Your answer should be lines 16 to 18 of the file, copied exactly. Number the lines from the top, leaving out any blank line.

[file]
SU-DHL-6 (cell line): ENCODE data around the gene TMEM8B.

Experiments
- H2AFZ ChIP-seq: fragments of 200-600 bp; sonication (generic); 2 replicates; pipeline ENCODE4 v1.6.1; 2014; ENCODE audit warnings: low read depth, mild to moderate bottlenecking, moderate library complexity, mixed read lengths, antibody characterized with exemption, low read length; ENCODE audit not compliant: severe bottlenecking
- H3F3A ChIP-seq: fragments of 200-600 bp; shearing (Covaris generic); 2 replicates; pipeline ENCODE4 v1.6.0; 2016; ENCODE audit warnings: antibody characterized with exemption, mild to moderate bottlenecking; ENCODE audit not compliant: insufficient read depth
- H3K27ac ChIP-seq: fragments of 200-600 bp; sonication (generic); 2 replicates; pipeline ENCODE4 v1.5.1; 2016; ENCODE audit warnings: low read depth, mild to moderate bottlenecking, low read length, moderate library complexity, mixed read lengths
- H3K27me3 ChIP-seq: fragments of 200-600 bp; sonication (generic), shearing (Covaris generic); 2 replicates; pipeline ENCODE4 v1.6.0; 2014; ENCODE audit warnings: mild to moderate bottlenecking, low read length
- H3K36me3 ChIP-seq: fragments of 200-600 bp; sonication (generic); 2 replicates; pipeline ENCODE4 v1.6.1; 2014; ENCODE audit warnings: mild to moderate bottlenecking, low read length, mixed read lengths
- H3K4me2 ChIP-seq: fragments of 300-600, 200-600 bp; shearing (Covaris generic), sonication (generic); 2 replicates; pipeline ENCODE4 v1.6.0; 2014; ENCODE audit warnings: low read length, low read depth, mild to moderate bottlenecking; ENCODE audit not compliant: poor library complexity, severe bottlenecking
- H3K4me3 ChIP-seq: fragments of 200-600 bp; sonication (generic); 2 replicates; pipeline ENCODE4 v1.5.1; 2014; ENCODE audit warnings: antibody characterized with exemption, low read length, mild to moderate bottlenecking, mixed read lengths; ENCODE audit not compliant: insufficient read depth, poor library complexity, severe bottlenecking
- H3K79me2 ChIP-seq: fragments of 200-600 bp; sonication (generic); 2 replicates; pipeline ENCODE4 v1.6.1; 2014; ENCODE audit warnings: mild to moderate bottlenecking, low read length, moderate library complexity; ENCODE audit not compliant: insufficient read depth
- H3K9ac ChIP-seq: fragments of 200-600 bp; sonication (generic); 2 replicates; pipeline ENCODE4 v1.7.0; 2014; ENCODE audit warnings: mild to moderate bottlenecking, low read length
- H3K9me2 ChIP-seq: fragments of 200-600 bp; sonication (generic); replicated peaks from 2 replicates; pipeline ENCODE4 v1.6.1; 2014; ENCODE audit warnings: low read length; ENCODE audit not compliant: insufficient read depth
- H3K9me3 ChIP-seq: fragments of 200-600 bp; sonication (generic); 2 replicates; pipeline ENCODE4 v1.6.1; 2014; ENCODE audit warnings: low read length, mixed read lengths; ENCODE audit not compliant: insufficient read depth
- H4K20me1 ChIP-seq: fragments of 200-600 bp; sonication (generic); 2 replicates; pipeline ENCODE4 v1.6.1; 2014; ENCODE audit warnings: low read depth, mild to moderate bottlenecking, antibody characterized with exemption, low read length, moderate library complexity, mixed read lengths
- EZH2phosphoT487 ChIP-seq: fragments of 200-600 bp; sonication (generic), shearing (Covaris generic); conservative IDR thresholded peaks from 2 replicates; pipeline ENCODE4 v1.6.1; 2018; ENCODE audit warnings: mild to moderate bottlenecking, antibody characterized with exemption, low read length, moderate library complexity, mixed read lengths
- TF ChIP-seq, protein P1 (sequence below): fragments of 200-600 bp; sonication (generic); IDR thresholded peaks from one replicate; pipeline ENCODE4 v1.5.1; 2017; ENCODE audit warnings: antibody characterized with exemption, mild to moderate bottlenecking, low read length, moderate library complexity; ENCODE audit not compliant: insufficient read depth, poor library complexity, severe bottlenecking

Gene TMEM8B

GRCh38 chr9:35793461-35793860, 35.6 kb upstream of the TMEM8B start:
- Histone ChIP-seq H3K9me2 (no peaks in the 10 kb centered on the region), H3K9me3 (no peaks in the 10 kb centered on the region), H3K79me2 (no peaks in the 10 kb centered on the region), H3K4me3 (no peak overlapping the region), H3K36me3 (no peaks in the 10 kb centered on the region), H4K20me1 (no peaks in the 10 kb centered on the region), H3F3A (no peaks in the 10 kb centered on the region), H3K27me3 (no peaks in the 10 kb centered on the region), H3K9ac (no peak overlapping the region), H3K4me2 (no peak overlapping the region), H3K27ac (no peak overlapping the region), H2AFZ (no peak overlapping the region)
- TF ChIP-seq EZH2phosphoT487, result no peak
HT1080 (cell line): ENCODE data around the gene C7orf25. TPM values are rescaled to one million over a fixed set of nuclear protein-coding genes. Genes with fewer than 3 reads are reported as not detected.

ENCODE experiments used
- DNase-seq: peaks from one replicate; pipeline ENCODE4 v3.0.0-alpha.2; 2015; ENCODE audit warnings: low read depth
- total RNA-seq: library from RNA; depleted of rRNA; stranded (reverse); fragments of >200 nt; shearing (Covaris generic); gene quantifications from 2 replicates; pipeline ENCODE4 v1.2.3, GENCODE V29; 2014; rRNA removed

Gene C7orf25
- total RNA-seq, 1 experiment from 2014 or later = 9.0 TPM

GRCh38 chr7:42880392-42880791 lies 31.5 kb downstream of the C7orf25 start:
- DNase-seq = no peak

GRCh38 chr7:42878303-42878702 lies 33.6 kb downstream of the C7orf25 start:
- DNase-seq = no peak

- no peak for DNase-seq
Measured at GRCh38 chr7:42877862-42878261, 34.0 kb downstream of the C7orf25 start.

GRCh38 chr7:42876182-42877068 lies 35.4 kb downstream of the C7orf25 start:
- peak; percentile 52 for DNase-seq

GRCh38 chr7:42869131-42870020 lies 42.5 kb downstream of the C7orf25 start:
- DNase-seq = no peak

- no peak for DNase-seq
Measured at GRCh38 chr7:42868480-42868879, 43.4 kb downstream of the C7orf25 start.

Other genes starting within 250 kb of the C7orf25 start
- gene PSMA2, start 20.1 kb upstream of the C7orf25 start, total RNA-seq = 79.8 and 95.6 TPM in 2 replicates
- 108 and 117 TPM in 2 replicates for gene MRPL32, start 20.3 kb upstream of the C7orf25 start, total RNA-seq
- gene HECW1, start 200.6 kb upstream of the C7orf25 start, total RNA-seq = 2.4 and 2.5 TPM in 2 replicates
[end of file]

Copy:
- TF ChIP-seq, protein P1 (sequence below): fragments of 200-600 bp; sonication (generic); IDR thresholded peaks from one replicate; pipeline ENCODE4 v1.5.1; 2017; ENCODE audit warnings: antibody characterized with exemption, mild to moderate bottlenecking, low read length, moderate library complexity; ENCODE audit not compliant: insufficient read depth, poor library complexity, severe bottlenecking

Gene TMEM8B

GRCh38 chr9:35793461-35793860, 35.6 kb upstream of the TMEM8B start: